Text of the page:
‘Dubliners’ by James Joyce

When I first read this book, I barely got through to the end.

As some of you might already know, I have a tiny problem with short stories: they are short.

That means that either I don’t have enough time to get into the story, or I’m just that disappointed when it ends so quickly, that I forget what a nice story it was.

Now you can understand why, as I was 16 and fairly ignorant about James Joyce, the first time I almost threw ‘Dubliners’ out of the window.

This book – the first James Joyce wrote, yet the second he got published – is indeed a collection of fifteen short stories and in each one of them, there’s not really much happening.

It was easy for me to get bored, back at the time.

The epiphany (to use a word dear to James) came as I was assigned ‘Dubliners’ at the local Book Club as reading of the month.

An introduction to the book, a brilliant introduction written by Colm Tòibìn, finally convinced me that ‘Dubliners’ is not a collection of short stories, after all.

It’s a book about Dublin, and consequently about Ireland at the end of the XIX century, when the country was undergoing a tremendous cultural revival and Nationalism was at its peak, after the death of the Uncrowned King of Ireland Charles Stewart Parnells.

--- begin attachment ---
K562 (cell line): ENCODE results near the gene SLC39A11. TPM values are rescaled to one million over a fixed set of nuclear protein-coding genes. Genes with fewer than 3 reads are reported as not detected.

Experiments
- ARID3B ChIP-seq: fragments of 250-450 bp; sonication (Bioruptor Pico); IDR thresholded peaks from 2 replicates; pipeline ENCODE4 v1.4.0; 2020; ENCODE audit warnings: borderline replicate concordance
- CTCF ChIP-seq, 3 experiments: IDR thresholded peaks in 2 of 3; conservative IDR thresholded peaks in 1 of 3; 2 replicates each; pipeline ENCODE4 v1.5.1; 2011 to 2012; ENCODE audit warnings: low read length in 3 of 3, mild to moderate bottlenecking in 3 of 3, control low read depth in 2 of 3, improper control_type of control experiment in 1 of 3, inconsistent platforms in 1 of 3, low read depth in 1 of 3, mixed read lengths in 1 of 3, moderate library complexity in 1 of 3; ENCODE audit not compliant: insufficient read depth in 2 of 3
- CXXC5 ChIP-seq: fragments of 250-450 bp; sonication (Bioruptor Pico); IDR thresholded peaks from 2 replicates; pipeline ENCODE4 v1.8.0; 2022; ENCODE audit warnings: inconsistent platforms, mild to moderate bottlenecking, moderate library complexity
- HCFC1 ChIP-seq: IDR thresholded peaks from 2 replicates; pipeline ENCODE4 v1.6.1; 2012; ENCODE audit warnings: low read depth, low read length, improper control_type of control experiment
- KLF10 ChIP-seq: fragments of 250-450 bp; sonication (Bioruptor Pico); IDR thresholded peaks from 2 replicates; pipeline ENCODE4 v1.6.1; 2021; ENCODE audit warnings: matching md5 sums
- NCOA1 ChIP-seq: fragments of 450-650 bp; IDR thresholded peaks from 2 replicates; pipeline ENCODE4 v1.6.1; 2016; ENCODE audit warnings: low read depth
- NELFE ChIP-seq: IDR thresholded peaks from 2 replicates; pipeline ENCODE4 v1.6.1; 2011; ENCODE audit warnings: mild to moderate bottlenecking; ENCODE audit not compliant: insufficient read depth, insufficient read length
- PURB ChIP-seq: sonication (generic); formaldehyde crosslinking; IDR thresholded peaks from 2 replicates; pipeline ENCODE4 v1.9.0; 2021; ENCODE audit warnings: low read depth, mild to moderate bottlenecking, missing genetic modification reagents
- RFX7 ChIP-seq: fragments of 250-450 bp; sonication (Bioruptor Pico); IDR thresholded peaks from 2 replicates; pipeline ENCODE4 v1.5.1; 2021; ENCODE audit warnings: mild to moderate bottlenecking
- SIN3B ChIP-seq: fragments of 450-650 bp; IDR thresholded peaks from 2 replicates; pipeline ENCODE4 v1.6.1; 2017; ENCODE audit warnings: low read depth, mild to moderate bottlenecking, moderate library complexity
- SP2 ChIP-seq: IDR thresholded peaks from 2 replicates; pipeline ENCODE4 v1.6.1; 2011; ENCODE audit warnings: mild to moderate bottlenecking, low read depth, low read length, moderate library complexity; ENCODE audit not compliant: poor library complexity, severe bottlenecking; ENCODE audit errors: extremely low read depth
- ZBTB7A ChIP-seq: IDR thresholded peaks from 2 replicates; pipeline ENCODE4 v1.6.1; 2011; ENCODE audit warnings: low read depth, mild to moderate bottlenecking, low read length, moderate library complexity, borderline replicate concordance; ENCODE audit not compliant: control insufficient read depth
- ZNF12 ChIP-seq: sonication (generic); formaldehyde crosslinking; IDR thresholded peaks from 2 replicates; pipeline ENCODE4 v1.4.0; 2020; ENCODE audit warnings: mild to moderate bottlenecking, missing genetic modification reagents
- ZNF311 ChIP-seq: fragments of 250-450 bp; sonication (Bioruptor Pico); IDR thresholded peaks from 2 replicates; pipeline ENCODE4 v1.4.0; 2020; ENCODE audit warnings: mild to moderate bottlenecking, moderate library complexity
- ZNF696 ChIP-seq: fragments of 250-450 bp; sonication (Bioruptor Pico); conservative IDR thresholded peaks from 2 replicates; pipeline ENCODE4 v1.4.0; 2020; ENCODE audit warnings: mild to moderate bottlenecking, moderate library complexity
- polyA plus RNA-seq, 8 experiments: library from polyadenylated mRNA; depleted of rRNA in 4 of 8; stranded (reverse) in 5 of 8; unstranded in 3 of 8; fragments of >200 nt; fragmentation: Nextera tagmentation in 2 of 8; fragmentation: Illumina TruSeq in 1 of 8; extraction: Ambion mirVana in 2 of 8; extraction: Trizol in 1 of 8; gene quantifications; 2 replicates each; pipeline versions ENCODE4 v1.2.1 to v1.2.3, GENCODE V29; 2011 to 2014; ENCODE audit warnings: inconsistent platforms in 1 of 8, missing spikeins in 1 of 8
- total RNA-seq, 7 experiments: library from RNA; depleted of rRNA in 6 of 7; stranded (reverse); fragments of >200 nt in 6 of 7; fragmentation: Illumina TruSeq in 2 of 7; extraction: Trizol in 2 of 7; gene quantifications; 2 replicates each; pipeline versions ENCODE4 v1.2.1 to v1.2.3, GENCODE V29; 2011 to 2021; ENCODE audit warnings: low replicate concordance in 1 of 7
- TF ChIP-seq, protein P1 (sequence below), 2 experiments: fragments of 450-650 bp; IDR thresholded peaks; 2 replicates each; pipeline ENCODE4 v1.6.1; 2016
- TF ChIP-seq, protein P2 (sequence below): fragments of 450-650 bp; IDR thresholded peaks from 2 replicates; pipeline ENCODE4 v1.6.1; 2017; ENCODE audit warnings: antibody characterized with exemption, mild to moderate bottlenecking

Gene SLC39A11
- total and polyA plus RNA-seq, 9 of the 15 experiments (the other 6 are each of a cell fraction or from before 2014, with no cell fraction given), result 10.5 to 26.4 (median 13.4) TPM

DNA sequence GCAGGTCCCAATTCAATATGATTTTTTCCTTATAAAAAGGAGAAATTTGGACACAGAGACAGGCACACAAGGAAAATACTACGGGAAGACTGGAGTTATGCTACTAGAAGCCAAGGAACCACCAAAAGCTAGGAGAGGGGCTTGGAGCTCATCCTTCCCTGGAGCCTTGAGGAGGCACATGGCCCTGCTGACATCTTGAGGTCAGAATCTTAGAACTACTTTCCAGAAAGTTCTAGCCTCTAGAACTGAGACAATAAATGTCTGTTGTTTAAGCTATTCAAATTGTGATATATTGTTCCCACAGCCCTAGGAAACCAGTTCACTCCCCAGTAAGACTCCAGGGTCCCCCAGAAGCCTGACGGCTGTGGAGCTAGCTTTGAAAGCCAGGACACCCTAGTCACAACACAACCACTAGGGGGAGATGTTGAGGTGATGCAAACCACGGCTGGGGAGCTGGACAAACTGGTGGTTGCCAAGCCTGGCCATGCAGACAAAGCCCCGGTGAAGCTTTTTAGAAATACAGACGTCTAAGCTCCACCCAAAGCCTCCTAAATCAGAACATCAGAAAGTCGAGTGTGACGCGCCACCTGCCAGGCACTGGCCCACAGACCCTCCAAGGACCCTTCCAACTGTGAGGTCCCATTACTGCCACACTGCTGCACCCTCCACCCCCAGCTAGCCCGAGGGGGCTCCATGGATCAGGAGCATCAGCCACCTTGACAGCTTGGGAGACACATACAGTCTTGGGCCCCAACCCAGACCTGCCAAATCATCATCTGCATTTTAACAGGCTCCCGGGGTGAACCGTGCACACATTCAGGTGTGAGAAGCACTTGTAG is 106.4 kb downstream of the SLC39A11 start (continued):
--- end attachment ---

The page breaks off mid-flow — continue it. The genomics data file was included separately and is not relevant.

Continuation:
Through these fifteen stories, James guides us down Dublin’s roads, in a journey through childhood, young age and adulthood, while Ireland is in struggle to define what it means to be Irish.

Irish Nationalism is not the only theme of this collection, but no, I’m not going to start a lecture about James Joyce and ‘Dubliners’.

Also because, one of the brilliant things about these stories is that James gives you reader space and freedom to think, to understand and to build up your own idea about the situation and the characters he’s telling you about.

Therefore, it would be quite presumptuous of me to take away that freedom and to tell you everything in advance.

However, I can’t but remark a couple of things.

For example how James decides to begin with death and how he ends with the snow, covering both the living and The Dead, as closing the circle in many struggled life, spent in the search of success, love and redemption, yet paralyzed in a prison of routine.


If you want to know more about this book: Goodreads

If you want to buy this book: Amazon



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